Acoustic path end E is co-located with acoustic path end D and employs transducer 102 which is focussed along acoustic path EF on transducer 104 at acoustic path end F. Similarly, acoustic path end G is co-located with acoustic path end F and employs transducer 106 which is focussed along acoustic path GH on transducer 108 at acoustic path end H which is co-located with transducer 94 at acoustic path end A.

The four acoustic paths shown in this figure are therefore acoustic paths AB, CD, EF, and GH. The following analysis will use the convention, as shown in FIG. 5, that the X component of velocity, Vx, is positive in the direction from acoustic path ends D and E to acoustic path ends A and H, the Y component of velocity, Vy, is positive in the direction from acoustic path ends F and G to acoustic path ends C and B, and the Z component of velocity, Vx, is positive in the upwards direction.

The velocity along acoustic path AB from transducer 94 to transducer 96, Vab, is then given by the following equation: Vab =-Vx * COS (Θabx)+Vy * COS (Θaby)+Vz * COS (Θabz) (18)

where COS (Θabx)=X/L=A (19) COS (Θaby)=Y/L=B (20) COS (Θabz)=Z/L=C, (21)

and L=SQR(X2 +Y2 +Z2). (22)

Similarly, the velocity along acoustic path CD from transducer 98 to transducer 100, Vcd, is given by: Vcd =-Vx * COS (Θcdx)-Vy * COS (Θcdy)-Vz * COS (Θcdz) (23)

where COS (Θcdx)=X/L=A (24) COS (Θcdy)=Y/L=B, (25)

and COS (Θcdz)=Z/L=C. (26)

In addition, the velocity along acoustic path EF from transducer 102 to transducer 104, Vef, is given by: Vef =Vx, COS (Θefx)-Vy * COS (Θefy )+Vz * COS (Θefz) (27)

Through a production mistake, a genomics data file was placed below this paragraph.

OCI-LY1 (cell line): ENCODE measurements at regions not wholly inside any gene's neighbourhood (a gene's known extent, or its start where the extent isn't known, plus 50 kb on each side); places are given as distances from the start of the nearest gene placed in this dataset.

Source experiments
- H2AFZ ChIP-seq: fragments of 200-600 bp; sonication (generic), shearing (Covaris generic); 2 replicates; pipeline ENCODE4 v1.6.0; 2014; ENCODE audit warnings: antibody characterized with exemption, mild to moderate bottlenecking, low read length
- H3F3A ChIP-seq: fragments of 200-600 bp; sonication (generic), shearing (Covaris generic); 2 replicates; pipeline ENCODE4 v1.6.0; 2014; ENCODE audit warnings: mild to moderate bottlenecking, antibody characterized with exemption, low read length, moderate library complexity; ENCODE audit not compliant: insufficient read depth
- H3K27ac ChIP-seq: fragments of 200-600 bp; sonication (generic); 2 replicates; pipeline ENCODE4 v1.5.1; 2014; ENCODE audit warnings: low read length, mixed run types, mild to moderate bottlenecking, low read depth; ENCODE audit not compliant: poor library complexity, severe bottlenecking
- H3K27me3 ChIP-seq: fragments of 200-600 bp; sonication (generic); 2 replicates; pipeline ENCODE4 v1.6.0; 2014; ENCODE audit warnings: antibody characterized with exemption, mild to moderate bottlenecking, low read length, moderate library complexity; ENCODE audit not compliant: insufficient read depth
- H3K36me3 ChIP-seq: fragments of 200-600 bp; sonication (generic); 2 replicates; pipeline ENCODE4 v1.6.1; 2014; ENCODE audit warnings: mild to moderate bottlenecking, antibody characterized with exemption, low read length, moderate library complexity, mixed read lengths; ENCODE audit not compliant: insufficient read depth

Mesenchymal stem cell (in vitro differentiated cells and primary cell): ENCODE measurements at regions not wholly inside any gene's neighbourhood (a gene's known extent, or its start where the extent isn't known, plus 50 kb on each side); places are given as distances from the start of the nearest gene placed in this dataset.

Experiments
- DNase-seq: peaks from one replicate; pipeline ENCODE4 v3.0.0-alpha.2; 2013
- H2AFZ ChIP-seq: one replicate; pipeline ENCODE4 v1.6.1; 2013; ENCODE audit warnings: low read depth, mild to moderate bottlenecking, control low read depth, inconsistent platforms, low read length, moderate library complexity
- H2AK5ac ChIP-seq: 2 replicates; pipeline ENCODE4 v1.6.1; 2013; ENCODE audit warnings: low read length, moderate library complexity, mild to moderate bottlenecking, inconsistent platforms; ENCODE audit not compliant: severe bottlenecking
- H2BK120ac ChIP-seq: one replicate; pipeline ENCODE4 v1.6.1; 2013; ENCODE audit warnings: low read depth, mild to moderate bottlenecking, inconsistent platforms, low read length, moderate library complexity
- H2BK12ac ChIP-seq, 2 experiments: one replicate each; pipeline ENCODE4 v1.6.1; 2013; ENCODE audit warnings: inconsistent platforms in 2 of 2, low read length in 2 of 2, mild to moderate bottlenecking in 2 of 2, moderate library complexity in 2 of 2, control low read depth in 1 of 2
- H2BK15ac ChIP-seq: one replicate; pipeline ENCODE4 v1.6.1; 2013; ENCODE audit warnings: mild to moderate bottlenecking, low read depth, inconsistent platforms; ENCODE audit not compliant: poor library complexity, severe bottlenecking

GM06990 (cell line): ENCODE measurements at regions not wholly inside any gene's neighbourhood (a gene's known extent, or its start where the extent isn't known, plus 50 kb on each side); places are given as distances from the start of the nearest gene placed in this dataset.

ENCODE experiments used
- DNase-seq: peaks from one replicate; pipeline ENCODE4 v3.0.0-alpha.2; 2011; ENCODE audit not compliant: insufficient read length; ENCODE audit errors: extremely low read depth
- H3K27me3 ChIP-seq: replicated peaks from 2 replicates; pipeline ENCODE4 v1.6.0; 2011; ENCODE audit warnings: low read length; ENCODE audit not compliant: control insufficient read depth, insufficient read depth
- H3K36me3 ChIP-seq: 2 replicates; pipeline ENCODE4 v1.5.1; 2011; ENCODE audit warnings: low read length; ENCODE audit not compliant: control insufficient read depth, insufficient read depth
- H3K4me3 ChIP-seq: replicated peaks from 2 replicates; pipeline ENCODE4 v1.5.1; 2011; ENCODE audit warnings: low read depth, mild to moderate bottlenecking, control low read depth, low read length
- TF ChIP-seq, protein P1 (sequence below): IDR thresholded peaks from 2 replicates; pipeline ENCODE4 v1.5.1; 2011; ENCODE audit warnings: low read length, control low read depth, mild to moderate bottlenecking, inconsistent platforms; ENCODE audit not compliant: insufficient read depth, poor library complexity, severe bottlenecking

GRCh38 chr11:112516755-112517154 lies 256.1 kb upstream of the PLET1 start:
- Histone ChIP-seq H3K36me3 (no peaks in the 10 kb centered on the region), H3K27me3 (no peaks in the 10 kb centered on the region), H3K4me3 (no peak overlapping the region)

where COS (Θefx)=X/L=A (28) COS (Θefy)=Y/L=B, (29)

and COS (Θefz)=Z/L=C. (30)

Finally, the velocity along acoustic path GH from transducer 106 to transducer 108, Vgh, is given by: Vgh =Vx * COS (Θghx)+Vy * COS (Θghy)-Vz * COS (Θghz) (31)

where COS (Θghx)=X/L=A (32) COS (Θghy)=Y/L=B, (33)

and COS (Θghz)=Z/L=C. (34)

These relationships may be summarized as follows: Vab =-A*Vx +B*Vy +C*Vz (35) Vcd =-A*Vx -B*Vy -C*Vz (36) Vef =+A*Vx -B*Vy +C*Vz, (37) Vgh =+A*Vx +B*Vy -C*Vz. (38)

Therefore: Vab +Vcd =2*A*Vx, (39)

or Vx =-(Vab +Vcd)/2A, (40)

or Vef +Vgh =+2*A*Vx, (41)

or Vx =+(Vef +Vgh)/2A, (42) Vcd +Vef =-2*B*Vy (43)

or Vy =-(Vcd +Vef)/2B, (45) Vab +Vgh =+2*B*Vy, (44)

or Vy =+(Vab +Vgh)/2B, (46) Vab +Vef =+2*C*Vz, (47)

or Vz =+(Vab +Vef)/2C, (48) Vcd +Vgh =2*C*Vz, (49)

or Vz =(Vcd +Vgh)/2C, (50)

Therefore, if Vx <0 and Vy <0, Vef is contaminated and should be rejected. Similarly, if Vx <0 and Vy >0, Vcd is contaminated and should be rejected. If Vx >0 and Vy <0, Vgh is contaminated and should be rejected. If Vx >0 and Vy >0, Vab is contaminated and should be rejected.

While this invention has been described with reference to its presently preferred embodiments, its scope is not limited thereto. Rather, such scope is only limited in so far as defined by the following set of claims and includes all equivalents thereof.